Banns of marriage

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The banns of marriage, commonly known simply as "the banns" or "bans" (from a Middle English word meaning "proclamation," rooted in Old French[1]) are the public announcement in a Christian parish church of an impending marriage between two specified persons. It is commonly associated with the Church of England and with other denominations whose traditions are similar; the Roman Catholic Church abolished the requirement in 1983.

The purpose of banns is to enable anyone to raise any canonical or civil legal impediment to the marriage, so as to prevent marriages that are invalid. Impediments vary between legal jurisdictions, but would normally include a pre-existing marriage that has been neither dissolved nor annulled, a vow of celibacy, lack of consent, or the couple's being related within the prohibited degrees of kinship.

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Roman Catholic Church

The original Catholic Canon law on the subject, intended to prevent clandestine marriages, was decreed at the Council of Trent on November 11, 1563. (Sess. XXIV, De ref. matr., c. i) which provided that before the celebration of any marriage the names of the contracting parties should be announced publicly in the church during Mass, by the parish priests of both parties on three consecutive Holy Days.[2] Although the requirement was straightforward in canon law, complications sometimes arose in a marriage between a Catholic and a non-Catholic, when one of the parties to the marriage did not have a home parish in the Roman Catholic Church.[citation needed]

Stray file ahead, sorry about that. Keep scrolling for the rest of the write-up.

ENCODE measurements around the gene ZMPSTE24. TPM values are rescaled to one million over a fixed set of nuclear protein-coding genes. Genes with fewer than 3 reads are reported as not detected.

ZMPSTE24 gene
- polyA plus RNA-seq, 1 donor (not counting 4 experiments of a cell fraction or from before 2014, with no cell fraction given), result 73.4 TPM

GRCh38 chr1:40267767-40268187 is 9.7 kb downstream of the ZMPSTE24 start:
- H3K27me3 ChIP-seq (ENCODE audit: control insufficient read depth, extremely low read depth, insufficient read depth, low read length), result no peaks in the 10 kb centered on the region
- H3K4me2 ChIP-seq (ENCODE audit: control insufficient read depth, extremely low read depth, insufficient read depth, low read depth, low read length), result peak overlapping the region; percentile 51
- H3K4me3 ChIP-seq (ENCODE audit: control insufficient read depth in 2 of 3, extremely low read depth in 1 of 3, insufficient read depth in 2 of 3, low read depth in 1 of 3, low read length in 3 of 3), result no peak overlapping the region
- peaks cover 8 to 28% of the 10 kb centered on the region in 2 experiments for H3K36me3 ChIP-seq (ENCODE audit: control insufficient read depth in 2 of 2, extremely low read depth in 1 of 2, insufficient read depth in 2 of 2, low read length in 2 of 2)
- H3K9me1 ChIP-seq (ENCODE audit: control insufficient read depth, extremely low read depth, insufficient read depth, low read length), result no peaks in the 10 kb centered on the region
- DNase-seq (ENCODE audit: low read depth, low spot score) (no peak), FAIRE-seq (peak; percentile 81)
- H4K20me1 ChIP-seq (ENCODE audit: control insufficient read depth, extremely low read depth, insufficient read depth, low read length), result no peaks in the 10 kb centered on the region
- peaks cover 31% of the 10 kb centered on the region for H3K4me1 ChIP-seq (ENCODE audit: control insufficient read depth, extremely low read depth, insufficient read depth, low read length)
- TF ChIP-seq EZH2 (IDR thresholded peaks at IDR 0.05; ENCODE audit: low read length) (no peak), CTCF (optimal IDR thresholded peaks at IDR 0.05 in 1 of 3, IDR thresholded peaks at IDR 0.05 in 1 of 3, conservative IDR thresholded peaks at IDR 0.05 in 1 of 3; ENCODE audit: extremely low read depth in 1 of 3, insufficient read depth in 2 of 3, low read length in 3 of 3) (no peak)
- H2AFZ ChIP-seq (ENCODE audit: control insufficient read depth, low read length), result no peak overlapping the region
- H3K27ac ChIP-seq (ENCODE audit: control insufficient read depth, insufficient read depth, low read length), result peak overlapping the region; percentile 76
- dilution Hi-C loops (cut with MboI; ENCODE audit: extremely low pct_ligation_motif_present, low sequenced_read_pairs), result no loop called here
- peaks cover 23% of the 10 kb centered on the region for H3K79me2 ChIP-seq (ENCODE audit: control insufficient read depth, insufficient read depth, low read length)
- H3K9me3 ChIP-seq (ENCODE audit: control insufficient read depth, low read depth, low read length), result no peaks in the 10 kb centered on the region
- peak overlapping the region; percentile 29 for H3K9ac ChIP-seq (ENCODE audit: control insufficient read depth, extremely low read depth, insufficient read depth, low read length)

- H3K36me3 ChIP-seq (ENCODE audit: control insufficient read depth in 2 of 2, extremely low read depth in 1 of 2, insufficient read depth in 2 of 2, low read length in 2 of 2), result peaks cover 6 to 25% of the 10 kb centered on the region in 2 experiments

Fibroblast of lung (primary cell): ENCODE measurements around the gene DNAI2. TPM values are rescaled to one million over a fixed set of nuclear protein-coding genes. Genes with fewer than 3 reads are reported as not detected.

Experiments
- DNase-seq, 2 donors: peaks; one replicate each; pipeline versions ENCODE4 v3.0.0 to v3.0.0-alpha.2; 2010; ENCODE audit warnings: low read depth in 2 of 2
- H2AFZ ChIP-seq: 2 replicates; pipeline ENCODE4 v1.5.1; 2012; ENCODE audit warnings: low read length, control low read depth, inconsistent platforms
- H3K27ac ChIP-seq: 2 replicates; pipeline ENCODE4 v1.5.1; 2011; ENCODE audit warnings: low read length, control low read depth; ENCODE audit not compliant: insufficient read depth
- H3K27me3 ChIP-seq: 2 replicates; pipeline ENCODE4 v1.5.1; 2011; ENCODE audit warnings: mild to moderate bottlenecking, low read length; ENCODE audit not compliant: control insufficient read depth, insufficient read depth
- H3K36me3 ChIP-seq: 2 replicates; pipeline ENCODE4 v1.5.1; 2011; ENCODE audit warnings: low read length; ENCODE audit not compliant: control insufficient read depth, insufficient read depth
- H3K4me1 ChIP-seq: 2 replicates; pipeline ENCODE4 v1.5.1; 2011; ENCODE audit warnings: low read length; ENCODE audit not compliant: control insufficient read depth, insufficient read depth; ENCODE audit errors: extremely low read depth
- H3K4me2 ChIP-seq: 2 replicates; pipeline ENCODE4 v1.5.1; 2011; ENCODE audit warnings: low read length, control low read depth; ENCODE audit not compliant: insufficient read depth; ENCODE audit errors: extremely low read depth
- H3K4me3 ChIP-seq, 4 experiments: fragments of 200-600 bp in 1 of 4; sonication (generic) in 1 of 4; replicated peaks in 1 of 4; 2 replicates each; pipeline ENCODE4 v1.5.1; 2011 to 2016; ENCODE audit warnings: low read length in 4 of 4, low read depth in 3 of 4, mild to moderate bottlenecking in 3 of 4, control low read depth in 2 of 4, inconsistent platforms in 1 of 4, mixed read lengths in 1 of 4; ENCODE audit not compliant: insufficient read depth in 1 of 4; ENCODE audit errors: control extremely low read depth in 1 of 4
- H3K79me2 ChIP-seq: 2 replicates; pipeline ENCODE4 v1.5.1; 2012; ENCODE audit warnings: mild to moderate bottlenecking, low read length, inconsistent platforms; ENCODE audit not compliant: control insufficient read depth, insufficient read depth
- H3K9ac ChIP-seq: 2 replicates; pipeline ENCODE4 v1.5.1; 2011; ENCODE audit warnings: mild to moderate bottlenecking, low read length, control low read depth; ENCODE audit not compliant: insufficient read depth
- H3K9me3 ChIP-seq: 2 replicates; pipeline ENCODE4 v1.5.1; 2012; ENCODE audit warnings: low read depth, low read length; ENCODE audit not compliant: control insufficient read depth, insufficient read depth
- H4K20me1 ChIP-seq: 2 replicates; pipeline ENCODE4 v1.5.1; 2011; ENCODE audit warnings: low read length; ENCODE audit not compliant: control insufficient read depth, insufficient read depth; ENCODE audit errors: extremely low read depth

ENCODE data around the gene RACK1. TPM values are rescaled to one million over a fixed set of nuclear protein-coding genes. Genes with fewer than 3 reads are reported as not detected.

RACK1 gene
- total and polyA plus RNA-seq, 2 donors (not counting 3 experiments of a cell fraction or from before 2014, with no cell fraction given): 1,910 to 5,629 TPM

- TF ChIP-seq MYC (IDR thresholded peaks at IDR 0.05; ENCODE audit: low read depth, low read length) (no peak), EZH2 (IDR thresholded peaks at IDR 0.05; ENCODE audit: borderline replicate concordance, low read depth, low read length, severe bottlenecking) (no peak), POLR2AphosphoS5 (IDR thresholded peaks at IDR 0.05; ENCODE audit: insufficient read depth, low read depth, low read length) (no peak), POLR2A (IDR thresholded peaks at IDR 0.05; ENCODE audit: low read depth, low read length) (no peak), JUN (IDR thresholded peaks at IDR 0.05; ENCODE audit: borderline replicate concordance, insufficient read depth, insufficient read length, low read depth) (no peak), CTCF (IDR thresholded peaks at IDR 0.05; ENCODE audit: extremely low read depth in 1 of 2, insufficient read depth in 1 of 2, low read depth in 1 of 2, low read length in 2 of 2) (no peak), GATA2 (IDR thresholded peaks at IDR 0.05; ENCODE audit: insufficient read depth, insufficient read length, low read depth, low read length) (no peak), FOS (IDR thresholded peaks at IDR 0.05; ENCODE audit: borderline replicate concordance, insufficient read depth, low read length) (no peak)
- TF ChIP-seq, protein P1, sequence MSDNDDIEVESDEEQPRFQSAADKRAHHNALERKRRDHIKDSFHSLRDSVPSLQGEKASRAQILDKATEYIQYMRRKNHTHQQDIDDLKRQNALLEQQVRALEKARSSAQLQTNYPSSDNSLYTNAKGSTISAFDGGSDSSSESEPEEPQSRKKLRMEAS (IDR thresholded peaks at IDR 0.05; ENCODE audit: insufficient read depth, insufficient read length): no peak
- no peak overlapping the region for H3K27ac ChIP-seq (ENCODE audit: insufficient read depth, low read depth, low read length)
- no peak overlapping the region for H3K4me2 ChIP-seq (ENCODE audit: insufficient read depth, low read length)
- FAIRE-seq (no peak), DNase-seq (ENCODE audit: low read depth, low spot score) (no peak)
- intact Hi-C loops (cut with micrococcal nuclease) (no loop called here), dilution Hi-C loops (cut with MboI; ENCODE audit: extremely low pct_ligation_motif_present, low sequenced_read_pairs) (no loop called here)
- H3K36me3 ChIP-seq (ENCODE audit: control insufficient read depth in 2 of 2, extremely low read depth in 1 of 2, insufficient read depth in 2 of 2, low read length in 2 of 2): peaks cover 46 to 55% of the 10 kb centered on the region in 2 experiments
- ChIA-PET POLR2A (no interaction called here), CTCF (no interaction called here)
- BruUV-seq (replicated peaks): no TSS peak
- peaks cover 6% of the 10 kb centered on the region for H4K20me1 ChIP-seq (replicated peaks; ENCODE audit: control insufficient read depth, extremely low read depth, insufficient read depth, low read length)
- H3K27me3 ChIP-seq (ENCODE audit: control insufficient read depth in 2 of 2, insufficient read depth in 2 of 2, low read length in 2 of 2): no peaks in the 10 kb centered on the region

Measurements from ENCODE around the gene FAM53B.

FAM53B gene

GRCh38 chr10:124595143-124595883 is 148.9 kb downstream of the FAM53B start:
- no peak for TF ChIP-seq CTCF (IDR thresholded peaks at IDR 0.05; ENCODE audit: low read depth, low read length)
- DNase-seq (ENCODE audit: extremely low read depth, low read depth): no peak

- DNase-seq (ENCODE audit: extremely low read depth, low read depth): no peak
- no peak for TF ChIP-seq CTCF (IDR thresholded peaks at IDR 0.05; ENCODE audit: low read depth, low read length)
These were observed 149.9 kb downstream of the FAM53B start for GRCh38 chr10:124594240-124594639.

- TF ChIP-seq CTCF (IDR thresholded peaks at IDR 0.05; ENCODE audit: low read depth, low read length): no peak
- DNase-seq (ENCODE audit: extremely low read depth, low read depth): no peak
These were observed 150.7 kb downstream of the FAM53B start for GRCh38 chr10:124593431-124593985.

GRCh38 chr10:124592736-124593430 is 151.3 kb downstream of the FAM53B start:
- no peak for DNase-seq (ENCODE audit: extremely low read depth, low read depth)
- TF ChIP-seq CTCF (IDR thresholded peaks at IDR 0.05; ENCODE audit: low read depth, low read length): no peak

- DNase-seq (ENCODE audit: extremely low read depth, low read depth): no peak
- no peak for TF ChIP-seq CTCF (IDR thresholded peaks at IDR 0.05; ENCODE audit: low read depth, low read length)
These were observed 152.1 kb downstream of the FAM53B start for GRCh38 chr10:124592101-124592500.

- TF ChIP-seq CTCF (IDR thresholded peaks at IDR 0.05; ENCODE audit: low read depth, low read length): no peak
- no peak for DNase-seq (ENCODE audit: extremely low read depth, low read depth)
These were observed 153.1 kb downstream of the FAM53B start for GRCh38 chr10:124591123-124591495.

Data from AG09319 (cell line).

Traditionally, banns were read from the pulpit and were usually published in the parish weekly bulletin. Prior to 1983, canon law required banns to be announced, or "asked", in the home parishes of both parties on three Sundays or Holy Days of Obligation prior to the marriage. Under the 1983 Code of Canon Law, publication of banns is no longer required.

In some places, the words once spoken by the priest were: "I publish the banns of marriage between (Name of party) of the Parish of........ and (Name of other party) of this Parish. If any of you know cause or just impediment why these persons should not be joined together in Holy Matrimony, ye are to declare it. This is for the (first, second, third) time of asking."

Protestant

While the Council of Trent is best known as a Counter-Reformation Council, neither the Lutheran Church nor the Church of England broke with the Roman Catholic Church on the requirement of publication of banns (or the equivalent) prior to marriage. (An equivalent notice was not required in the Orthodox Christian Churches, which used another method to verify eligibility to marry.) The break between some Protestants and the Roman Catholic Church was over what would constitute an impediment to marriage (the Church of England, for example, recognised remarriage after divorce in some circumstances), rather than over the means by which impediments to marriage should be identified.

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